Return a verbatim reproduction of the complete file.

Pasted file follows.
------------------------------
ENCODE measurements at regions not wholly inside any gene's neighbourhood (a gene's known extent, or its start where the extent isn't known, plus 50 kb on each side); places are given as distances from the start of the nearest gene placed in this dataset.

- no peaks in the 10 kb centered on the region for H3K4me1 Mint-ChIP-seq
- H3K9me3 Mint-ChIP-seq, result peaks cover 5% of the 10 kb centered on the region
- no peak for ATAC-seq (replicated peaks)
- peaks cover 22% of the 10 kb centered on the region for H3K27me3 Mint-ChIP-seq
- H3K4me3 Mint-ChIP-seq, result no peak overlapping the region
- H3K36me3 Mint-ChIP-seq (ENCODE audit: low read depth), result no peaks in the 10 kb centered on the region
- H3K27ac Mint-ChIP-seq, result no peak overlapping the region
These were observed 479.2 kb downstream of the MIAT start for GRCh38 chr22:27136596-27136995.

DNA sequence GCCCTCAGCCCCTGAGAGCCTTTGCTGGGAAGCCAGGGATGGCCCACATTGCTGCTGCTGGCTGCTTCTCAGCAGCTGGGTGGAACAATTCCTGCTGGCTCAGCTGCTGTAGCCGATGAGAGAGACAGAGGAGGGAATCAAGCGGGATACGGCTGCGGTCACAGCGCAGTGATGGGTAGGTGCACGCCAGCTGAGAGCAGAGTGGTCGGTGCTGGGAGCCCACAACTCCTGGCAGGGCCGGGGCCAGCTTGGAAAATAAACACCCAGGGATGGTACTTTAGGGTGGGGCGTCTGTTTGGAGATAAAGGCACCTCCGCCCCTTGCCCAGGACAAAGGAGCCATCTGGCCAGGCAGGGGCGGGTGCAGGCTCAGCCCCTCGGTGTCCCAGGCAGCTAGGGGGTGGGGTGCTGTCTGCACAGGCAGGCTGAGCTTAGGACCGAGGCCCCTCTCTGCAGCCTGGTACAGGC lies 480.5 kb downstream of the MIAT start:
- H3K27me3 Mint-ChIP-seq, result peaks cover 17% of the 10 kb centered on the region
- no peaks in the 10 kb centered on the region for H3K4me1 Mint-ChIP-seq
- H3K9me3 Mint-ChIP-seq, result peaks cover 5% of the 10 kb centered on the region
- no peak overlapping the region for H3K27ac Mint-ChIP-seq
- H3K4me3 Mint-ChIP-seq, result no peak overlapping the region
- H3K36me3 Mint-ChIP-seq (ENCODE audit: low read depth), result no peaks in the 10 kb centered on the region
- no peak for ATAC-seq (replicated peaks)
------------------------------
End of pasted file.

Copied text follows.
ENCODE measurements at regions not wholly inside any gene's neighbourhood (a gene's known extent, or its start where the extent isn't known, plus 50 kb on each side); places are given as distances from the start of the nearest gene placed in this dataset.

- no peaks in the 10 kb centered on the region for H3K4me1 Mint-ChIP-seq
- H3K9me3 Mint-ChIP-seq, result peaks cover 5% of the 10 kb centered on the region
- no peak for ATAC-seq (replicated peaks)
- peaks cover 22% of the 10 kb centered on the region for H3K27me3 Mint-ChIP-seq
- H3K4me3 Mint-ChIP-seq, result no peak overlapping the region
- H3K36me3 Mint-ChIP-seq (ENCODE audit: low read depth), result no peaks in the 10 kb centered on the region
- H3K27ac Mint-ChIP-seq, result no peak overlapping the region
These were observed 479.2 kb downstream of the MIAT start for GRCh38 chr22:27136596-27136995.

DNA sequence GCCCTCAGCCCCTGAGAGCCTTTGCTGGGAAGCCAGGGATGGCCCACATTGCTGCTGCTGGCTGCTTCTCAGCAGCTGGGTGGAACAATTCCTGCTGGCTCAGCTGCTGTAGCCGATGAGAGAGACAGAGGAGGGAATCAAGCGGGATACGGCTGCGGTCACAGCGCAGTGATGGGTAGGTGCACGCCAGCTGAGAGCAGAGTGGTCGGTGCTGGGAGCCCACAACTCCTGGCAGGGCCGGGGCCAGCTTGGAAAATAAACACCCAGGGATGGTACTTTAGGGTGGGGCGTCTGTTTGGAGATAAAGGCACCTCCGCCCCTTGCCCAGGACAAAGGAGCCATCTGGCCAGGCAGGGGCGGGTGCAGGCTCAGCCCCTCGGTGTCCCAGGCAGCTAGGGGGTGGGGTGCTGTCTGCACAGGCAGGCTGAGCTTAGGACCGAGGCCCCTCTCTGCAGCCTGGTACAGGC lies 480.5 kb downstream of the MIAT start:
- H3K27me3 Mint-ChIP-seq, result peaks cover 17% of the 10 kb centered on the region
- no peaks in the 10 kb centered on the region for H3K4me1 Mint-ChIP-seq
- H3K9me3 Mint-ChIP-seq, result peaks cover 5% of the 10 kb centered on the region
- no peak overlapping the region for H3K27ac Mint-ChIP-seq
- H3K4me3 Mint-ChIP-seq, result no peak overlapping the region
- H3K36me3 Mint-ChIP-seq (ENCODE audit: low read depth), result no peaks in the 10 kb centered on the region
- no peak for ATAC-seq (replicated peaks)